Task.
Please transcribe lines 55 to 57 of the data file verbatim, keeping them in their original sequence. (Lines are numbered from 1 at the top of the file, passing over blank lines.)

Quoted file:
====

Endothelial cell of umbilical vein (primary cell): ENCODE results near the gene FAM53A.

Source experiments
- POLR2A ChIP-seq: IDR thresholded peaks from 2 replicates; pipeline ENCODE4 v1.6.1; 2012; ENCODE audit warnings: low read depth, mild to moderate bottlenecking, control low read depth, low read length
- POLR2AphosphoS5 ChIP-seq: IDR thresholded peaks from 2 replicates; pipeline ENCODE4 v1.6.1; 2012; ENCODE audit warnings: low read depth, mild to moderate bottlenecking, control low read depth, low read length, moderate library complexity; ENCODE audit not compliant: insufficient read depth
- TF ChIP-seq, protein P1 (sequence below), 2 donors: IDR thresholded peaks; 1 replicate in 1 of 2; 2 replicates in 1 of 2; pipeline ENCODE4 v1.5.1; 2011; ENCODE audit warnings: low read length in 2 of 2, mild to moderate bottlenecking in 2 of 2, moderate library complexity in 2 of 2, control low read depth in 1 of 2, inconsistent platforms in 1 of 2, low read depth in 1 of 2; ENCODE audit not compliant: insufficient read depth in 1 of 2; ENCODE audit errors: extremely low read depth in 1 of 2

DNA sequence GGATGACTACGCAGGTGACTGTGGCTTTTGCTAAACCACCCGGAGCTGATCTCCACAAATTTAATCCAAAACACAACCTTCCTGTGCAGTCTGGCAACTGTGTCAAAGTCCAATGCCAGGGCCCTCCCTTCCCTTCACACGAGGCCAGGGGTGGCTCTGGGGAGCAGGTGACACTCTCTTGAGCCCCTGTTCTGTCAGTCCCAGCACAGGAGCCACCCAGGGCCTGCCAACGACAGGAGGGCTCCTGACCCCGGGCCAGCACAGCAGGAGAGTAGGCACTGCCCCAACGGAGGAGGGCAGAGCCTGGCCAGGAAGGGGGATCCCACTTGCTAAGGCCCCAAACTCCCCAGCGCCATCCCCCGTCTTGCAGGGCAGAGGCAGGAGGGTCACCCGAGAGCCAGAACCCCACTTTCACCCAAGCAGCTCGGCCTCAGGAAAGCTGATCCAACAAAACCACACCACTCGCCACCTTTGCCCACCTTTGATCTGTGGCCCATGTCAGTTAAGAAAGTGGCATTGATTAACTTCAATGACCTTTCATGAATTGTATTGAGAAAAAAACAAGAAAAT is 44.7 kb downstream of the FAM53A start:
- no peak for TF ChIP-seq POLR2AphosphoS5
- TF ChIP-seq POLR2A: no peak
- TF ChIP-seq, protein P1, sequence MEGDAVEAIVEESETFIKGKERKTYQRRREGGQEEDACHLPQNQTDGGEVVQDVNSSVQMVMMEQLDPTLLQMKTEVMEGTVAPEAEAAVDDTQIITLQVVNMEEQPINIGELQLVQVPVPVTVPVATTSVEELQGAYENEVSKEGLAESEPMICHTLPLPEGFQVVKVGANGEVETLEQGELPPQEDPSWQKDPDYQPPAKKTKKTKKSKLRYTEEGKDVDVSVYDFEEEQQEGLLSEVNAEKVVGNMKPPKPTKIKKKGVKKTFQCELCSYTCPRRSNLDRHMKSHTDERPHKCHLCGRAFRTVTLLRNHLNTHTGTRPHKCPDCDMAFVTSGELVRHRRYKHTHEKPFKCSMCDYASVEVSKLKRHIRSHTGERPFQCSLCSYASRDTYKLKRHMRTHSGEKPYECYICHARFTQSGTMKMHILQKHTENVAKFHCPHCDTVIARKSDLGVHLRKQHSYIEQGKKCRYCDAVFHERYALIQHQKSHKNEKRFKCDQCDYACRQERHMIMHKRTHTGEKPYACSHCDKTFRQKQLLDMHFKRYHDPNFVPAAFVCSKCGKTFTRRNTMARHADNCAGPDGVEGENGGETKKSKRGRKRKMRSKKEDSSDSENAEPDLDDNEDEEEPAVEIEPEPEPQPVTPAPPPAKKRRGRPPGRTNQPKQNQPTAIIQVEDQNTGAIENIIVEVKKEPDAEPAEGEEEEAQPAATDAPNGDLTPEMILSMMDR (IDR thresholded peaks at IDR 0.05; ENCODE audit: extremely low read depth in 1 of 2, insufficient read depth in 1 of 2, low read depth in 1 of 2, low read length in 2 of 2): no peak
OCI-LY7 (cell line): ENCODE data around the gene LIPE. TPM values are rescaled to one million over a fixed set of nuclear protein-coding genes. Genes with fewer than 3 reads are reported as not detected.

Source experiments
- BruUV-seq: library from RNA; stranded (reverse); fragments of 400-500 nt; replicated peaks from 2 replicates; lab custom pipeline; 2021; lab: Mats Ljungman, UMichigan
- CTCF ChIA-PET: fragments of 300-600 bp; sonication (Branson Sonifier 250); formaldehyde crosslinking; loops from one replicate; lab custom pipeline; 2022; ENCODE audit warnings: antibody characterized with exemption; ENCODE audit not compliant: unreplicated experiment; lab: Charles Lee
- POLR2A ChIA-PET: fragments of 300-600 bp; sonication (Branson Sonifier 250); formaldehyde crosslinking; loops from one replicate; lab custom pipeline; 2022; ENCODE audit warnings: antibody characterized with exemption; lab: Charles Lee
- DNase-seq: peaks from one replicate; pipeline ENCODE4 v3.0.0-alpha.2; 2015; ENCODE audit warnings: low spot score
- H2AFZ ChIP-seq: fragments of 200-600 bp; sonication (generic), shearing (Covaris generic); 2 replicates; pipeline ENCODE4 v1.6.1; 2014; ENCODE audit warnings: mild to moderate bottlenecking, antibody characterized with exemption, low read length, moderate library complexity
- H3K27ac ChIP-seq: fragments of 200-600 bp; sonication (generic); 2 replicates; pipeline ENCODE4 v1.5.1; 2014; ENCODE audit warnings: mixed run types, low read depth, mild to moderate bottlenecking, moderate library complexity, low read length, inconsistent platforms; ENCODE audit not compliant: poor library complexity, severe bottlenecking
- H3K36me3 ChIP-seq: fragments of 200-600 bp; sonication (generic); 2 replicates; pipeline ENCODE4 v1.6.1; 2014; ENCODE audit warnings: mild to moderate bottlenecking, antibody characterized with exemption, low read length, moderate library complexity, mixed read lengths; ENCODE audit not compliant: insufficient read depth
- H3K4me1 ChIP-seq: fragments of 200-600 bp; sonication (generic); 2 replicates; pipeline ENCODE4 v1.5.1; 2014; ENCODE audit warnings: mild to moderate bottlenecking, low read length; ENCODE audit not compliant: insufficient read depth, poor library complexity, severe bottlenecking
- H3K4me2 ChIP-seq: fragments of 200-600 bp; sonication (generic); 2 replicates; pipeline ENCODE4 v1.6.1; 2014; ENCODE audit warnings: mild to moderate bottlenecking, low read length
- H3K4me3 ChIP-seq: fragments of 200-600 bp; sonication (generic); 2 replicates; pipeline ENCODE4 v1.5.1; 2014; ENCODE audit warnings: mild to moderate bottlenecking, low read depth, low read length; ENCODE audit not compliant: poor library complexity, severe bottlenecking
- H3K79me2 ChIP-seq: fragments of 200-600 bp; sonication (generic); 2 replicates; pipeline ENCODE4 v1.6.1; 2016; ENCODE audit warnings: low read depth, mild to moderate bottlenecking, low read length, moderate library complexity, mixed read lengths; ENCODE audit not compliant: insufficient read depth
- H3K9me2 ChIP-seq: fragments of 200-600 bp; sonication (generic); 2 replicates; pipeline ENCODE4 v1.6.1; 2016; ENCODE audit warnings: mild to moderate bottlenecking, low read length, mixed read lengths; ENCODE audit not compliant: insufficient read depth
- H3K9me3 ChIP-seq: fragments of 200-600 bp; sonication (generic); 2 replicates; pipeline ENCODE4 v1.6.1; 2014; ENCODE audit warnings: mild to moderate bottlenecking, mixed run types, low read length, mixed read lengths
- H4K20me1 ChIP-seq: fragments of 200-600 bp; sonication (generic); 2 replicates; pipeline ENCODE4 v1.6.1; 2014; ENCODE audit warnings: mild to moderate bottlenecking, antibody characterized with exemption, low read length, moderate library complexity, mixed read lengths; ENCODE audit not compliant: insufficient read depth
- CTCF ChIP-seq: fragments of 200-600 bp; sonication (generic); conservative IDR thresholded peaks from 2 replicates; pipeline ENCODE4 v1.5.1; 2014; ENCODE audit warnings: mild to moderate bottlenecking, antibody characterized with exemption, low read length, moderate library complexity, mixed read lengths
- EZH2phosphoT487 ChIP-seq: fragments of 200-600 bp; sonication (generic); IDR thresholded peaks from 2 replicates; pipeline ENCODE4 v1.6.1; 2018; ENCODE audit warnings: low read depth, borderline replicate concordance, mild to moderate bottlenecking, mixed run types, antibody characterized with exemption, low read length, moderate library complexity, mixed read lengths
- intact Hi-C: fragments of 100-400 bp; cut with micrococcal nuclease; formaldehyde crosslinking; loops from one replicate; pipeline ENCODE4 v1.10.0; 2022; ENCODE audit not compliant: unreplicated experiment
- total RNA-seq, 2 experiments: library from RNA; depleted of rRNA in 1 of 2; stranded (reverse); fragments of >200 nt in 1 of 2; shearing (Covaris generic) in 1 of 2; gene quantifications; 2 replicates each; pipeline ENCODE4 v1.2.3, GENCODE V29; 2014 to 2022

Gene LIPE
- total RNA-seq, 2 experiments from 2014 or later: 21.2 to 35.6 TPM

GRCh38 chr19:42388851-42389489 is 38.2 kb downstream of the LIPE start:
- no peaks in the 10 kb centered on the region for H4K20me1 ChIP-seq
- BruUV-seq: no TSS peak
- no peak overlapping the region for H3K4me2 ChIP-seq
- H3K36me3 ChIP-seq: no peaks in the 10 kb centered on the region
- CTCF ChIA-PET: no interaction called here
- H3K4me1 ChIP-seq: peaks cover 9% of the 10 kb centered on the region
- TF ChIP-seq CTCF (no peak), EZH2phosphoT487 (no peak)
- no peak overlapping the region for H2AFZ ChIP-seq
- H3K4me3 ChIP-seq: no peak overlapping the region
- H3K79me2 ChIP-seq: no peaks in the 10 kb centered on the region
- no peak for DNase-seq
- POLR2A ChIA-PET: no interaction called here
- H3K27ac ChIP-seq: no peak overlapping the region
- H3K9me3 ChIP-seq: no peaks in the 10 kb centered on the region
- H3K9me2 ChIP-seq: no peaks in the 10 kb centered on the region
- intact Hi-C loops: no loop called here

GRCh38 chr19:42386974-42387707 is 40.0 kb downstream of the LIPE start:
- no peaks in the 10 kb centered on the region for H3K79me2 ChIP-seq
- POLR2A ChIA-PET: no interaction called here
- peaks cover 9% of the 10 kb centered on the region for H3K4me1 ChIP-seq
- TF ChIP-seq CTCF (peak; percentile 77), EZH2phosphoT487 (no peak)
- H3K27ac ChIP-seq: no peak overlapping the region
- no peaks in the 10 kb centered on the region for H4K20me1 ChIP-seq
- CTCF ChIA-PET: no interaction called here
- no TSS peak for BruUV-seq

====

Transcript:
- no peaks in the 10 kb centered on the region for H4K20me1 ChIP-seq
- CTCF ChIA-PET: no interaction called here
- no TSS peak for BruUV-seq